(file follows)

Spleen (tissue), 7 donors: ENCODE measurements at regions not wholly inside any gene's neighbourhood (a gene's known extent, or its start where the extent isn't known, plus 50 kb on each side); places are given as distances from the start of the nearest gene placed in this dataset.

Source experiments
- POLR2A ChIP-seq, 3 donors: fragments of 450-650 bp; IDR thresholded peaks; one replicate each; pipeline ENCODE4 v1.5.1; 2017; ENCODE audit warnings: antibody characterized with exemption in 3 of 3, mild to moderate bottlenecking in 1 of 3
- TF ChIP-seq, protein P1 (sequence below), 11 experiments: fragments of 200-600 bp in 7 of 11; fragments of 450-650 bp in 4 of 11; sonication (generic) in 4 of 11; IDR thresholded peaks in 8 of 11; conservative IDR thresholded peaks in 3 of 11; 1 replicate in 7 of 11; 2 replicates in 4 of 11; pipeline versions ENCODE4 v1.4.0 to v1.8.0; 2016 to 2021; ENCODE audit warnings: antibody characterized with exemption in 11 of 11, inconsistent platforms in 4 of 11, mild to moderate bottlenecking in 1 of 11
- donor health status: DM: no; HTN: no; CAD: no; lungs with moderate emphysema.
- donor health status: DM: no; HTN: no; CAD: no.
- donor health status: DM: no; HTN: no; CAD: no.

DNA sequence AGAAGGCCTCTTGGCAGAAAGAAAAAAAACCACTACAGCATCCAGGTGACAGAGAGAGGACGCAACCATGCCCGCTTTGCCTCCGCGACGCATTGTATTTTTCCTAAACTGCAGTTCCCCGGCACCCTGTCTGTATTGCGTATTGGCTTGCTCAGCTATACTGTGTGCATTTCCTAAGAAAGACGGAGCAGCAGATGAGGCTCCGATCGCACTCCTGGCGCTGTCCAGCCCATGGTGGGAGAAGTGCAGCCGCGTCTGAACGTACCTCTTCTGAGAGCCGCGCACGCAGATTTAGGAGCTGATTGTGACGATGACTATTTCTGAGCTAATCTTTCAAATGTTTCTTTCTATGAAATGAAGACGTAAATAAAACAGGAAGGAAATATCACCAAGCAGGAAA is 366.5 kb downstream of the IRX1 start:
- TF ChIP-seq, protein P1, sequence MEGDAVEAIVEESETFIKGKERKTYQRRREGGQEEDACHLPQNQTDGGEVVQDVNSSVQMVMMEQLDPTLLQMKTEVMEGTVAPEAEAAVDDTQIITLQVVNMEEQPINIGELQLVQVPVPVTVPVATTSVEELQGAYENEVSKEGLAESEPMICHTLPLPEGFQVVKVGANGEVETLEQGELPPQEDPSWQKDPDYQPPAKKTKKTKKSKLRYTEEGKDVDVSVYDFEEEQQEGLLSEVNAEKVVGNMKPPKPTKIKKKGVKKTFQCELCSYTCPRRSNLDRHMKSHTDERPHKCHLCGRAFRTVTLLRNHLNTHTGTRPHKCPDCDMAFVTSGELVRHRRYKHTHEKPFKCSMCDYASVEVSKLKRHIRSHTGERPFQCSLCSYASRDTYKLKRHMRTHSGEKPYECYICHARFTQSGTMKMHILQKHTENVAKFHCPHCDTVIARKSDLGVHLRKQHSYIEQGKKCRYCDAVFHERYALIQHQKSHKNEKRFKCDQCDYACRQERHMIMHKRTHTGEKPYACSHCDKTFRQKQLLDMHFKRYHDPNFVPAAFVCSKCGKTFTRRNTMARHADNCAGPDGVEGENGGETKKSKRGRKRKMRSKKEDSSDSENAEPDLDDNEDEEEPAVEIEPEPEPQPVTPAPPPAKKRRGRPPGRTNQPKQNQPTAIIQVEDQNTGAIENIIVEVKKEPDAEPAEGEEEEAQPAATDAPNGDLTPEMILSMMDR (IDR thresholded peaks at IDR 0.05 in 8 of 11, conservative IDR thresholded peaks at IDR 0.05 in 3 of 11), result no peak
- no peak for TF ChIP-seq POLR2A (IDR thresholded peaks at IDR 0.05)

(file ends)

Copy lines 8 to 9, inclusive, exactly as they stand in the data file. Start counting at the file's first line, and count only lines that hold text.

DNA sequence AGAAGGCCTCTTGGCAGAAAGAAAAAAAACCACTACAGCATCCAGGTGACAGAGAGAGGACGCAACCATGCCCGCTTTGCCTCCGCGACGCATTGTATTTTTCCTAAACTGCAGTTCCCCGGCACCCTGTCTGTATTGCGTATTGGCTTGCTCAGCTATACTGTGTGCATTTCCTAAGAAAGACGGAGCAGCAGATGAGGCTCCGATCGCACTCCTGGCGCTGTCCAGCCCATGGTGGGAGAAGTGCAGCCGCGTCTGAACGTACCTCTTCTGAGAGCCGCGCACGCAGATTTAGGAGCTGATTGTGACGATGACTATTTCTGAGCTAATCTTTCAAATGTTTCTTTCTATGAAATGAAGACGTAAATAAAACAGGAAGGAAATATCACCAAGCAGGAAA is 366.5 kb downstream of the IRX1 start:
- TF ChIP-seq, protein P1, sequence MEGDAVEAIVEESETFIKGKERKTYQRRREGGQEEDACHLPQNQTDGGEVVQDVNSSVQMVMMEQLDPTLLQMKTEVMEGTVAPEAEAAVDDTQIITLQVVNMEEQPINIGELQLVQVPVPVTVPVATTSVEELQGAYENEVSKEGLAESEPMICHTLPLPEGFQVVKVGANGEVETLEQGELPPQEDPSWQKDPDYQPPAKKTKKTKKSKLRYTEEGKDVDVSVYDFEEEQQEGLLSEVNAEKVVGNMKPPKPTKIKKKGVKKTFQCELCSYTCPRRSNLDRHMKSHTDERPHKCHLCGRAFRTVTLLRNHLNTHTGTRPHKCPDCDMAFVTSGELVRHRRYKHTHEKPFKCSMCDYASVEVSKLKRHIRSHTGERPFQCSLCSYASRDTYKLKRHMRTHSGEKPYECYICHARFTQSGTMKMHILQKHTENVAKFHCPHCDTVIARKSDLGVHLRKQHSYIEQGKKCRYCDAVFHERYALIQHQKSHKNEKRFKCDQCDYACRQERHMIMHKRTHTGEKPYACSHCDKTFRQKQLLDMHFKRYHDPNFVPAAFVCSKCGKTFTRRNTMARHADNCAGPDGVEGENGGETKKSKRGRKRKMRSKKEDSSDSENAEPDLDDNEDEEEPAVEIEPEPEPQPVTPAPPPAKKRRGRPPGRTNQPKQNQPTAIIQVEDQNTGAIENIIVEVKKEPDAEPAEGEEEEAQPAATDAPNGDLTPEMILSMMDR (IDR thresholded peaks at IDR 0.05 in 8 of 11, conservative IDR thresholded peaks at IDR 0.05 in 3 of 11), result no peak